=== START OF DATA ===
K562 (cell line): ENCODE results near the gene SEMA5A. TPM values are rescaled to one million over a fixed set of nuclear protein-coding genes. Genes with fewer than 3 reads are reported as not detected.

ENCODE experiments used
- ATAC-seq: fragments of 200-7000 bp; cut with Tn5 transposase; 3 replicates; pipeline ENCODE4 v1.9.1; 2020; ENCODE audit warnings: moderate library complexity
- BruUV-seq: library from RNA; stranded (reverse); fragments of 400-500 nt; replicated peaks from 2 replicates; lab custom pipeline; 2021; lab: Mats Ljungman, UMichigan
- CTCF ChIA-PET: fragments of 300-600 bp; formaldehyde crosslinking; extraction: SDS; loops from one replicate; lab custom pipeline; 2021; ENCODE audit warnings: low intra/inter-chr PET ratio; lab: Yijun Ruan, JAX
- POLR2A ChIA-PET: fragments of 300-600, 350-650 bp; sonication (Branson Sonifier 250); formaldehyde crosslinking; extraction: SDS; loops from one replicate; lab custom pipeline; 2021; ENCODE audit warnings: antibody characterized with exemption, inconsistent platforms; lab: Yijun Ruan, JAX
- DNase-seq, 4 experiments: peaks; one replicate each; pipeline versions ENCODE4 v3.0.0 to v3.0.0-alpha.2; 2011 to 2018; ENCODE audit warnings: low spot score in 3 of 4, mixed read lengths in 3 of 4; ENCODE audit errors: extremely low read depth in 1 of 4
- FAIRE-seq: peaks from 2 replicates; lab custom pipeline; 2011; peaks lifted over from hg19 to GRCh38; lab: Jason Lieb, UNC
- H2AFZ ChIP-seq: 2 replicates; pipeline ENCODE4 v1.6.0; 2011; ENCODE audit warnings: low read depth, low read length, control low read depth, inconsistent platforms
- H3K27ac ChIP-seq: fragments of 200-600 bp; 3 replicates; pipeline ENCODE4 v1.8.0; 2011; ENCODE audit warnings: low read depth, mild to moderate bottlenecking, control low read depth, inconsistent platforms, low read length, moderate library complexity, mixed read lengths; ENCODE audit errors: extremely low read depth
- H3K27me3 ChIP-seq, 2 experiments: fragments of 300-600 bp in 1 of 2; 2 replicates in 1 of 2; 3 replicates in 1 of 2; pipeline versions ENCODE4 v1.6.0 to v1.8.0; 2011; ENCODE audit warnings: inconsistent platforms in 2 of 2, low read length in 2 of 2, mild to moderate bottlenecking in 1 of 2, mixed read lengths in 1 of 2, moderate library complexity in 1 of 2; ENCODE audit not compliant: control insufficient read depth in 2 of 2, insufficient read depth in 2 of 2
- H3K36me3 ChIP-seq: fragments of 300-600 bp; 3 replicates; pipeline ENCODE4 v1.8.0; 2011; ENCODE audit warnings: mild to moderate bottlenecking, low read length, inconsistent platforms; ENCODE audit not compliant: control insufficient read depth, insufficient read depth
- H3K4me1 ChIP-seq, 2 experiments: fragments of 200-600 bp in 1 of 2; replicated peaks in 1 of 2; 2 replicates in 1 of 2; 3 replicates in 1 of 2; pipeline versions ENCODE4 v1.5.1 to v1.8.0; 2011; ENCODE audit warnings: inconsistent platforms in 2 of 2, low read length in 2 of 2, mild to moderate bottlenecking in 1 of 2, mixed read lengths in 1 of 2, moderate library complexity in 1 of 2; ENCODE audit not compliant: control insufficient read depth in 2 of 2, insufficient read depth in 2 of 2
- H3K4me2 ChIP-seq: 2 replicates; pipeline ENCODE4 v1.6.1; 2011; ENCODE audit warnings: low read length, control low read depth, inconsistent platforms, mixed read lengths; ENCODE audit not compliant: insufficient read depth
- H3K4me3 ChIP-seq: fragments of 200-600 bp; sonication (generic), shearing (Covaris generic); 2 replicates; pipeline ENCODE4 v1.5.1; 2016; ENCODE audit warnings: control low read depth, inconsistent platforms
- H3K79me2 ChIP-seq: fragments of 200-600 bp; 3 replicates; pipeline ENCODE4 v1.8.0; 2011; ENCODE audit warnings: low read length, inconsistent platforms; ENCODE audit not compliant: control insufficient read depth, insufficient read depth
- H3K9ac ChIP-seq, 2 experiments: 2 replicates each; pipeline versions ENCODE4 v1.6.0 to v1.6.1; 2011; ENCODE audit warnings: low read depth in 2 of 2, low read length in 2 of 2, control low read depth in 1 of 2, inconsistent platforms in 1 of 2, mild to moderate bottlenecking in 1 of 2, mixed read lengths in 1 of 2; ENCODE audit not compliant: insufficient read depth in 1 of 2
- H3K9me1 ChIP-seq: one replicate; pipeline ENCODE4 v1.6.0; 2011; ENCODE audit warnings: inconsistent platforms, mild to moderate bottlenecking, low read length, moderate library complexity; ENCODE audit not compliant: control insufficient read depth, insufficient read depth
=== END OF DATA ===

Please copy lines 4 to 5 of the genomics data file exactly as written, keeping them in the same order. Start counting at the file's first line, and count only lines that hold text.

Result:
- BruUV-seq: library from RNA; stranded (reverse); fragments of 400-500 nt; replicated peaks from 2 replicates; lab custom pipeline; 2021; lab: Mats Ljungman, UMichigan
- CTCF ChIA-PET: fragments of 300-600 bp; formaldehyde crosslinking; extraction: SDS; loops from one replicate; lab custom pipeline; 2021; ENCODE audit warnings: low intra/inter-chr PET ratio; lab: Yijun Ruan, JAX